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BY AN EXTENSIVE ARRAY OF POSITIONS.
FOR INSTANCE, THE BILL CONTAINS SUCH SWEEPING TERMS AS "ANY
ACQUISITION ACTION RELATING TO THE CONTRACT," AND "MANAGEMENT
OF THE PROCUREMENT PROGRAM."
THIS LANGUAGE INVITES, IN TURN,
SWEEPING COVERAGE OF FUNCTIONS AND POSITIONS IN ANY LIST TO BE
FORWARDED TO THE CONGRESS.
I WOULD ALSO NOTE THAT, DUE TO DIFFERENCES IN THE MILITARY
COMPOSITION, THE FUNCTION AND POSITION LISTS FORWARDED TO THE
CONGRESS WOULD NOT BE COMPATIBLE FOR PURPOSES OF COMPARISON.
AS A FORMER PENTAGON EMPLOYEE WHO LABORED TO COMPLY WITH SOME
OF THE MANY REPORTING REQUIREMENTS LEVIED ON THE DEPARTMENT OF
IN ANY EFFORT TO SET REASONABLE BOUNDARIES ON THE ISSUE,
ONE SHOULD TRY TO FIRST ENVISION THE "WORST CASE."
IDENTIFY SUCH A CASE AS A DOD PROGRAM MANAGER FOR A MAJOR
WEAPON SYSTEM LEAVING HIS POSITION ONE DAY AND GOING TO WORK
FOR THE CONTRACTOR WHO PRODUCES THE SYSTEM THE NEXT DAY.
AN ARGUMENT CAN BE MADE THAT EVEN SUCH AN OBVIOUS CASE SHOULD
BE ACCEPTABLE IF THE DOD EMPLOYEE WERE HIRED BY A SUBSIDIARY OF
CONFLICT-OF-INTEREST WOULD REMAIN AS A DETERRENT.
I PERSONALLY WOULD HAVE NO PROBLEM WITH LEGISLATION WHICH
PROHIBITED THE "WORST CASE" TYPE OF "REVOLVING DOOR."
BASED UPON MY
CAN SEE THE NEED
"APPOINTIVE" PEOPLE FROM THE PRIVATE SECTOR BROUGHT INTO THE GOVERNMENT. FIRST, THE PRESIDENT MUST HAVE HIS REPRESENTATIVES
AT THE TOP AGENCY POSITIONS, SUCH AS CABINET OFFICERS, AS WELL
AS AT CERTAIN KEY POSITIONS REPORTING TO THEM.
SIZE OF THE FEDERAL BUREAUCRACY, THERE ARE IN FACT RELATIVELY
FEW OF THESE POSITIONS. SECOND. I WOULD LIKE TO EMPHASIZE THAT
THE GOVERNMENT NEEDS THE NEW IDEAS AND CONCEPTS THESE PEOPLE
BRING WITH THEM.
AT THE SAME TIME. WE MUST NOT CUT OFF THE AVENUES BY WHICH
CHALLENGING TASK, CONSIDERING THE GOVERNMENT PAY SCALES AND THE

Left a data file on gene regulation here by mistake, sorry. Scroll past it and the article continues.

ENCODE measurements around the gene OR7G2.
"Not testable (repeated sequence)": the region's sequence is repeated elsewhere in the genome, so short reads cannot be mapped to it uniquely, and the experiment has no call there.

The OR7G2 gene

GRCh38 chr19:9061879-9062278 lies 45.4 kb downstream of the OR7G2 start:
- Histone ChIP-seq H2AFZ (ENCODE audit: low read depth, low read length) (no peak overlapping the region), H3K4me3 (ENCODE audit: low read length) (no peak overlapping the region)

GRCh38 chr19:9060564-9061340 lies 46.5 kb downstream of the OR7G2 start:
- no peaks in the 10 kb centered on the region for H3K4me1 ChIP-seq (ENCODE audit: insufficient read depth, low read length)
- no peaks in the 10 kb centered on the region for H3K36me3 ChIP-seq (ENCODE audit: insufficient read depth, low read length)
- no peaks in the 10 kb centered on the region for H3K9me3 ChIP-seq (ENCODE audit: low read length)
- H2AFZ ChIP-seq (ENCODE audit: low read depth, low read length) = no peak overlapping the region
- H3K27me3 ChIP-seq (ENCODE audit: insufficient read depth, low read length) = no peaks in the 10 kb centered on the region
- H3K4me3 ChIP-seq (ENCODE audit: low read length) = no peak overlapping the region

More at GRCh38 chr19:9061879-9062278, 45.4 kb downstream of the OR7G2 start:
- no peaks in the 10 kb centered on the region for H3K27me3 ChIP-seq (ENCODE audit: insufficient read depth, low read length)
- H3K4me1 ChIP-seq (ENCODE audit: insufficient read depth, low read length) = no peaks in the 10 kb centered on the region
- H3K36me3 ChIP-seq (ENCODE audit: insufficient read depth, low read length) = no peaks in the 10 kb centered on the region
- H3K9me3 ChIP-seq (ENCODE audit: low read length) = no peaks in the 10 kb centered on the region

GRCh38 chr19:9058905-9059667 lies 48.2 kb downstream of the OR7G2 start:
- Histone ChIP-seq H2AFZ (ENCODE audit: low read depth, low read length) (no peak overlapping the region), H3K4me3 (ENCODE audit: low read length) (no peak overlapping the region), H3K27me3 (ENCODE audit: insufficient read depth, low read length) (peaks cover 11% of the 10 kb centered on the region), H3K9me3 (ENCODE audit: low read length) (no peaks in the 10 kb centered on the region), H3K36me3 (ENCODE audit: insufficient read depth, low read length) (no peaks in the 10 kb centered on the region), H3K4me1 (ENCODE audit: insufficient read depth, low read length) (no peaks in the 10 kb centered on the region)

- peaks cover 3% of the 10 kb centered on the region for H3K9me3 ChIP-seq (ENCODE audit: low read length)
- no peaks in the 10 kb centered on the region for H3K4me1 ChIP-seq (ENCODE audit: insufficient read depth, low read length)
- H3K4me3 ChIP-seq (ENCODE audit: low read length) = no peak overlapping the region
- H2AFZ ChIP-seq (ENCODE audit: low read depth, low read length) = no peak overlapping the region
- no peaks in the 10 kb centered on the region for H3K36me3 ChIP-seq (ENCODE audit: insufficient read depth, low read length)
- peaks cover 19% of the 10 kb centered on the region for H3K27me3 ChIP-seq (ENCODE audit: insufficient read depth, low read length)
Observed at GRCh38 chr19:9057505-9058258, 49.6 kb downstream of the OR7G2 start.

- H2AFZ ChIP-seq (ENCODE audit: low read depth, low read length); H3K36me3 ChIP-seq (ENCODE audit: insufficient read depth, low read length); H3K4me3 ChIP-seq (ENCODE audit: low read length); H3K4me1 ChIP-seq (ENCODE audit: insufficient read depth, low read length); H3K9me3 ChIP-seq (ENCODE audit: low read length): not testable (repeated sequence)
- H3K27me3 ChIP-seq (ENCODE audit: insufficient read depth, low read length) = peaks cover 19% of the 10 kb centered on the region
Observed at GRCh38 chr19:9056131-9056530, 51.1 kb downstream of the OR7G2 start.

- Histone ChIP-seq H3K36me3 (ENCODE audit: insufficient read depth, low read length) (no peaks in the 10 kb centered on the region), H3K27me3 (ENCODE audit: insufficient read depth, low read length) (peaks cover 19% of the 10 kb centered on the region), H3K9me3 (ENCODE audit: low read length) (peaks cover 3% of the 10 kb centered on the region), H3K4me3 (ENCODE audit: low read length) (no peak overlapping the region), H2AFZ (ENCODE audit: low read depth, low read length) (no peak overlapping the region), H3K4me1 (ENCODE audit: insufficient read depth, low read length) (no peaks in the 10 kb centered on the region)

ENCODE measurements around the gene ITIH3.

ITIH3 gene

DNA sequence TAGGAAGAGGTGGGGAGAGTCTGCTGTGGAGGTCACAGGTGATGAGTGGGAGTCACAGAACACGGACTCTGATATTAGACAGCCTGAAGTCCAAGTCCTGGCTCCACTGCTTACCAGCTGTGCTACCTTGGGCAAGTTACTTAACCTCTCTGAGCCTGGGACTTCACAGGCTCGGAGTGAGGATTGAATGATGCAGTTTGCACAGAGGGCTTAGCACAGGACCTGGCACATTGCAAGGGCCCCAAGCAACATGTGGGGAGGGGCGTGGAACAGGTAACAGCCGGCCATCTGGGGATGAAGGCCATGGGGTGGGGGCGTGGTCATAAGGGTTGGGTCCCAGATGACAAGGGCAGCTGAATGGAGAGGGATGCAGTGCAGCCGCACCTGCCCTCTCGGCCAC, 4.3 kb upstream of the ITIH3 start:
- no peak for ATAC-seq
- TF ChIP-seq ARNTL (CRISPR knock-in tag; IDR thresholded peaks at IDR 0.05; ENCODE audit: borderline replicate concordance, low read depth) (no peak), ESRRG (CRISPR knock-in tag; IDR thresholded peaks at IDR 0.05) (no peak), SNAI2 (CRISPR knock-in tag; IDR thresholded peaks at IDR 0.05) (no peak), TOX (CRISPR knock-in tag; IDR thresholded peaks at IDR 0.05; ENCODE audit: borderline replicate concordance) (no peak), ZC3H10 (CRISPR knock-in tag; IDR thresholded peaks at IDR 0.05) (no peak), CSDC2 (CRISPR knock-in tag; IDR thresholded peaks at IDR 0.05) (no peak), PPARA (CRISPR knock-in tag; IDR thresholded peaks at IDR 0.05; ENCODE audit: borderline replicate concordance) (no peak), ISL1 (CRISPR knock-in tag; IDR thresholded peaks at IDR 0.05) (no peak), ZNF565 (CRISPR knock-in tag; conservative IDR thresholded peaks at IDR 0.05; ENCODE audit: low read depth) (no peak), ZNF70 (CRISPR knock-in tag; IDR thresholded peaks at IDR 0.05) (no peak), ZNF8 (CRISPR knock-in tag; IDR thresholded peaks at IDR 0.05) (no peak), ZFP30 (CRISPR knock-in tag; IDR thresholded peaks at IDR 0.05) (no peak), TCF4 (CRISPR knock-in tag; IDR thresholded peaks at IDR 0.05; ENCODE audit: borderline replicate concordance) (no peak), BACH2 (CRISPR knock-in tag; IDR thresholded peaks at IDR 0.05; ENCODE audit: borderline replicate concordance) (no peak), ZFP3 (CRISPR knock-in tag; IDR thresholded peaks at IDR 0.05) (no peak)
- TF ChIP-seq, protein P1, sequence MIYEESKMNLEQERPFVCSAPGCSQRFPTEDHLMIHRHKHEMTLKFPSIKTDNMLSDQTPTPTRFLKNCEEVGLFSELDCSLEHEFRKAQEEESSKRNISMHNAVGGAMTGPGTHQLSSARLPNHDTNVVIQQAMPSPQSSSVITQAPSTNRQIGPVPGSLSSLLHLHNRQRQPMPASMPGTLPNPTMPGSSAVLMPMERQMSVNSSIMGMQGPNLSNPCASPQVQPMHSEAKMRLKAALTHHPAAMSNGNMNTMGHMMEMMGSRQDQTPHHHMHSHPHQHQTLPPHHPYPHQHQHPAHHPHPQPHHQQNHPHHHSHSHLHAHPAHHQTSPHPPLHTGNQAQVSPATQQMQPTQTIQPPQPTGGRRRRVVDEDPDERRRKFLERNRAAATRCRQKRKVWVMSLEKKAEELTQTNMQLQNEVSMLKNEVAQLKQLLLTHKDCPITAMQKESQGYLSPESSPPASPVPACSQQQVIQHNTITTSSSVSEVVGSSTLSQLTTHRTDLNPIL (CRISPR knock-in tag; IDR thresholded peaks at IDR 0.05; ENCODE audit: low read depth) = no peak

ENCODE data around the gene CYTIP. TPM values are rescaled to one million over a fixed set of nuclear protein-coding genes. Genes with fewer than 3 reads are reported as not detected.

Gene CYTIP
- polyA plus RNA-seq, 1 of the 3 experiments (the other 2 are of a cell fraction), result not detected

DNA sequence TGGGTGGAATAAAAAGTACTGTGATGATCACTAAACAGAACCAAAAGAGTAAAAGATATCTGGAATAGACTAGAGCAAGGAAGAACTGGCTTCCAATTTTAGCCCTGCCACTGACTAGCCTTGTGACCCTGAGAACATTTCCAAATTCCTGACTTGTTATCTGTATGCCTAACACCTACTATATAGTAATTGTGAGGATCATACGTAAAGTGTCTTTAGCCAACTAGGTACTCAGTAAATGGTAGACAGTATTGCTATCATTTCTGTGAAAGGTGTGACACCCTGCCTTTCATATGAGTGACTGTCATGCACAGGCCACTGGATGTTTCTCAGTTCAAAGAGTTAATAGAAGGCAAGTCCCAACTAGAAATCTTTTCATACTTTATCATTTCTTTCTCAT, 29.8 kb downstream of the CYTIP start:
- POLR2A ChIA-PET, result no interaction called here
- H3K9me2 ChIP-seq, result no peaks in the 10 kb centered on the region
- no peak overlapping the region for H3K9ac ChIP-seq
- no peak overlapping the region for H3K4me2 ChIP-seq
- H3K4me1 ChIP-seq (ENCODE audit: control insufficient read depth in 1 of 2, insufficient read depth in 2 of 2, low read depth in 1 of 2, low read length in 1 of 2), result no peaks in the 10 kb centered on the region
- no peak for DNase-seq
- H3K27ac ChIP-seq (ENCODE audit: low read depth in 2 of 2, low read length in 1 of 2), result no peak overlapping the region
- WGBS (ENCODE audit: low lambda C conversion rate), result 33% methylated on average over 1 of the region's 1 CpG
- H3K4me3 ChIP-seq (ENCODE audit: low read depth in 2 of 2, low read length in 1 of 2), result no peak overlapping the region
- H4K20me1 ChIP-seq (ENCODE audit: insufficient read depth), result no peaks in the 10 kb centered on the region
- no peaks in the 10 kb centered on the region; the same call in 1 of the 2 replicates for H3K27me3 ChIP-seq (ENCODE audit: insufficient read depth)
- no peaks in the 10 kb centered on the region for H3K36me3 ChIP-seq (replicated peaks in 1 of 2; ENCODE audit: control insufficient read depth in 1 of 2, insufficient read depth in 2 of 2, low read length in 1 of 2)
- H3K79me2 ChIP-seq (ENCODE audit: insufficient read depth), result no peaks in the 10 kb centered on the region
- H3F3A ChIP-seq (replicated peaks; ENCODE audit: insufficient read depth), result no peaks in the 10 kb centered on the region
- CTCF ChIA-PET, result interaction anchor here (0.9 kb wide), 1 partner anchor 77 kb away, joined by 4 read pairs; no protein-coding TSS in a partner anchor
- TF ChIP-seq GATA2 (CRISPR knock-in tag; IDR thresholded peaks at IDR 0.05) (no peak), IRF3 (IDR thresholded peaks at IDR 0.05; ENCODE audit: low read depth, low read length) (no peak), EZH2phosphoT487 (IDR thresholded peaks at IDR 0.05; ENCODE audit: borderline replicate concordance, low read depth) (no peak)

WORKLOAD THE APPOINTIVE OFFICIALS MUST CARRY, WITHOUT MAKING IT
DIFFICULT FOR THEM TO RETURN TO THE TYPE OF WORK THEY HAVE
NOT FILLING CERTAIN POSITIONS IN THE PENTAGON, HE REPLIED THAT.
WITH THE GROUND RULES NOW EXTANT. HE COULD HIRE ONLY YOUNG EXECUTIVES WITH LIMITED EXPERIENCE, OR OLDER EXECUTIVES SUCH AS
HIMSELF WHO WERE RETIRING FROM INDUSTRY AND WERE WILLING TO
TAKE ON THE RIGORS OF GOVERNMENT EMPLOYMENT AS A GESTURE OF
GRATITUDE TO THEIR COUNTRY.
THIS DEMONSTRATES VERY GRAPHICALLY
THE ISSUE WE ARE DISCUSSING TODAY.
ADDRESSED IN H. R. 2554. THAT BILL ALLOWS THE SECRETARY OF DEFENSE TO GRANT AN EXEMPTION WHERE THE DUTIES OF A POSITION
PROBLEMS, SUCH AS PRICING AND MANAGEMENT OF SPARE PARTS, HAVE
EMPHASIZED THE ACUTE NEED FOR HIGH CALIBER PERSONNEL WITHIN THE
H. R. 2554 WOULD MAKE THAT PROBLEM MORE
AS A REPORT PREPARED FOR PRESIDENT-ELECT JOHN F. KENNEDY
"THE PRIME KEY TO THE IMPROVEMENT OF THE ADMINISTRATIVE
PROCESS IS THE SELECTION OF QUALIFIED PERSONNEL.
GOOD MEN CAN
MAKE POOR LAWS WORKABLE; POOR MEN WILL WREAK HAVOC WITH GOOD
IN MY VIEW, THE INTERCHANGE OF KNOWLEDGE, IDEAS, MANAGEMENT
PHILOSOPHY, WHICH ACCOMPANIES
SO-CALLED "REVOLVING DOOR" IS GOOD FOR THE GOVERNMENT AND GOOD
FACING, WE HAD BETTER DO ALL WE CAN TO MAKE THE BEST POSSIBLE
FAINT OF HEART, NOT FOR THE TIDY-MINDED, AND IN THESE DAYS OF
SETBACKS, AND RESILIENCE OF SPIRIT EQUAL TO THE FRUSTRATIONS OF
THAT CONCLUDES MY PREPARED STATEMENT, MR. CHAIRMAN.
BE GLAD TO RESPOND TO
QUESTIONS YOU OR MEMBERS OF THE
SUBCOMMITTEE MAY HAVE.
Mr. GLICKMAN. First of all, I want to thank you very much for your testimony. I think it is very useful to have the perspective of your industry in this regard. But let me ask you just a couple of questions.
Why do you think the public seems to be so ready to believe that government officials use their offices for personal gain?
That is a clear public belief. And I must tell you I come from a defense district and I would say a substantial majority of my constituents believe that.
Mr. Witt. I would say mainly through the media. There is an old saying: never argue with a man who buys ink by the barrel.